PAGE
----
Moreover, note Silva and other sources interviewed for this article, some patients who are steered to alternative imaging facilities may end up at sites with inadequate staffing and/or equipment, leading to scheduling delays, imaging procedures and potentially harmful hits to overall care quality. Patient care suffers further, the sources point out, when case-specific complexities are dismissed as irrelevant by Anthem’s third-party reviewers.
“Anthem has truly taken a meat cleaver to patient care with this approach,” remarks Scott Wallace, JD, MBA, managing director of Dell Medical School’s Value Institute for Health and Care at the University of Texas. “It leads to fragmented care because, in many cases, [lack of] interoperability and other issues make it impossible to access priors. It leads to reticence among clinicians to use high-value services that yield meaningful, actionable real-time information. And to add insult to injury, it isn’t going to save money. It’s going to waste money, as there will not be great outcomes for the money spent.”
Hospitals Feeling the Heat
The potential and emerging impact of Anthem’s unfolding hospital-unfriendly policy also appears to be wide-ranging. Hospitals’ margins and revenues will suffer, particularly in areas where Anthem has considerably large pockets of covered individuals, and where it has identified an ample number of freestanding imaging centers to accommodate them, the Advisory Board’s Halim points out. Hospitals that are already grappling with reduced admission rates resulting from insurers’ increased use of RBMs will suffer an even greater financial blow.
Further complicating things, hospitals “must pay for critical services that aren’t financially supported through any other means,” observes James Brink, MD, chair of ACR’s board of chancellors. “The loss of imaging revenues will put a strain on their ability to pay for these services.”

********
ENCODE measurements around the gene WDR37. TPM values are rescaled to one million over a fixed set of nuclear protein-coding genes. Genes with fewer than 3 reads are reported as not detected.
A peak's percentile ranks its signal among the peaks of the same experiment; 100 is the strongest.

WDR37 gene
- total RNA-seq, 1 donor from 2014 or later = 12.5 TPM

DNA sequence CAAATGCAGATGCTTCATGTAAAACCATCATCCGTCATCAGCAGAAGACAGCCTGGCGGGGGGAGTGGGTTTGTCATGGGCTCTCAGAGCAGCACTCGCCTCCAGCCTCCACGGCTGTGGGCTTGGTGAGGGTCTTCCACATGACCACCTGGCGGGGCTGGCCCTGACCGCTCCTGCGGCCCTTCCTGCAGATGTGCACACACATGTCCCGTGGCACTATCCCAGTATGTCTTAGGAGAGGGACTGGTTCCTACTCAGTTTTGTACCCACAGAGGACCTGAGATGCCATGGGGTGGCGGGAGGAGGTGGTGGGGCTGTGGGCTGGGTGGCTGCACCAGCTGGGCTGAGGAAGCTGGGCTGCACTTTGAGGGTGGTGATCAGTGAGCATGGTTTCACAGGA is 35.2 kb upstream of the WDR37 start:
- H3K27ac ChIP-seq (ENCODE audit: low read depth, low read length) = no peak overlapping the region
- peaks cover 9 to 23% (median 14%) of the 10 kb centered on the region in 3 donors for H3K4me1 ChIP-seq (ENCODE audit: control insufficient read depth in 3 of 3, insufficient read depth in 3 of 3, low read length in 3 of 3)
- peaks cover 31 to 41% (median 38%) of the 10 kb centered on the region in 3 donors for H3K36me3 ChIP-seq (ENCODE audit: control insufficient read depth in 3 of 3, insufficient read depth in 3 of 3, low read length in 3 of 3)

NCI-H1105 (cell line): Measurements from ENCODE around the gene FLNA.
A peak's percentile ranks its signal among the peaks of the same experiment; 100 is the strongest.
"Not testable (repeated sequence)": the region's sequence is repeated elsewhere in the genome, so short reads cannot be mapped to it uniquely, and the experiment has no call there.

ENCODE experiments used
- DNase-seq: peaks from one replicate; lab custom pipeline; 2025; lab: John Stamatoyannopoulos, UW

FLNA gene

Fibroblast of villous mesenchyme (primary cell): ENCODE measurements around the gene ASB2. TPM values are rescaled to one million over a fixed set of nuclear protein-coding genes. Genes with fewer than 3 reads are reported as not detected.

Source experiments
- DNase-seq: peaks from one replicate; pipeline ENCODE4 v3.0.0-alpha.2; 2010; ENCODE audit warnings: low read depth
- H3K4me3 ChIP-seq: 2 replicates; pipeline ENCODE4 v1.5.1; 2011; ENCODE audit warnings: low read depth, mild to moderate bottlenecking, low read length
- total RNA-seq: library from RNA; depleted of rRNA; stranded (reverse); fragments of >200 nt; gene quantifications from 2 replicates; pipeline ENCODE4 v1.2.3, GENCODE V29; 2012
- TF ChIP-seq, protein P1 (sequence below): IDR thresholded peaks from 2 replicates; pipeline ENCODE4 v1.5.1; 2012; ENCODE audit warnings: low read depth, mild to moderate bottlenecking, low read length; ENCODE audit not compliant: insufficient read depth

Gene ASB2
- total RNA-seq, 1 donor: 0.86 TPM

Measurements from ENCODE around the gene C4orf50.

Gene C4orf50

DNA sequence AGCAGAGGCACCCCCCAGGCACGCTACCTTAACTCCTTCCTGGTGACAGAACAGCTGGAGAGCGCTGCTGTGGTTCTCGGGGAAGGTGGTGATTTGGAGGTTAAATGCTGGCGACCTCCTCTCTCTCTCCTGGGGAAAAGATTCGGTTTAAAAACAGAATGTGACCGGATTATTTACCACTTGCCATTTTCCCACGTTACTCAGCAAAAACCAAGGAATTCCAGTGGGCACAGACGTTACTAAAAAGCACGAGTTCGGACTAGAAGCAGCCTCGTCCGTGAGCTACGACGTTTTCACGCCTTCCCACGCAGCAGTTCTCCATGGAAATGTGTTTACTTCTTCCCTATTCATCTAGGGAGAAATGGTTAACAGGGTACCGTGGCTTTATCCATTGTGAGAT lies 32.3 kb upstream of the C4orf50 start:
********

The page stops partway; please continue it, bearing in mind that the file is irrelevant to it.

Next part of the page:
Lyndean Brick, president and CEO of the Advis Group, a healthcare consultancy headquartered in Mokena, Ill., says the Anthem policy puts pressure on hospitals to reduce their charges for MRIs and CT scans if they want to compete with the freestanding operations. Some will find other ways to hold their ground. For example, Brick reports, several of her organization’s clients have asked for assistance developing strategies to establish independent diagnostic testing facilities.
Moreover, radiologists themselves, whether based in hospitals or in private practice, have another set of headaches to worry about. “There is justifiable concern over the impact on longstanding relationships between radiologists and referring physicians,” says Georgia radiologist Mark Bernardy, MD, vice chair of ACR’s economics commission. “It upsets the balance and the dynamic when someone new comes into the picture. Even when it doesn’t impact patient care—and of course it does, by interfering with continuity—it can take a toll on our work.”
Wallace is further concerned about the “bureaucratic and time-wasting angle of it all.” The policy compels clinicians to deal with pre-certification issues, he says, and radiologists will find themselves “spinning their wheels” attempting to interpret studies that are incomplete, deficient or otherwise problematic.
The radiology community can take some comfort knowing it doesn’t stand alone in opposition to Anthem’s Imaging Clinical Site of Care program. For example, Silva says ACR has begun to hear rumblings from consumer groups representing patients worried the development will lead to compromised care. To this Brink adds that Anthem’s move is being met with considerable patient consternation for its limiting of patient choice. “There is pushback,” he says.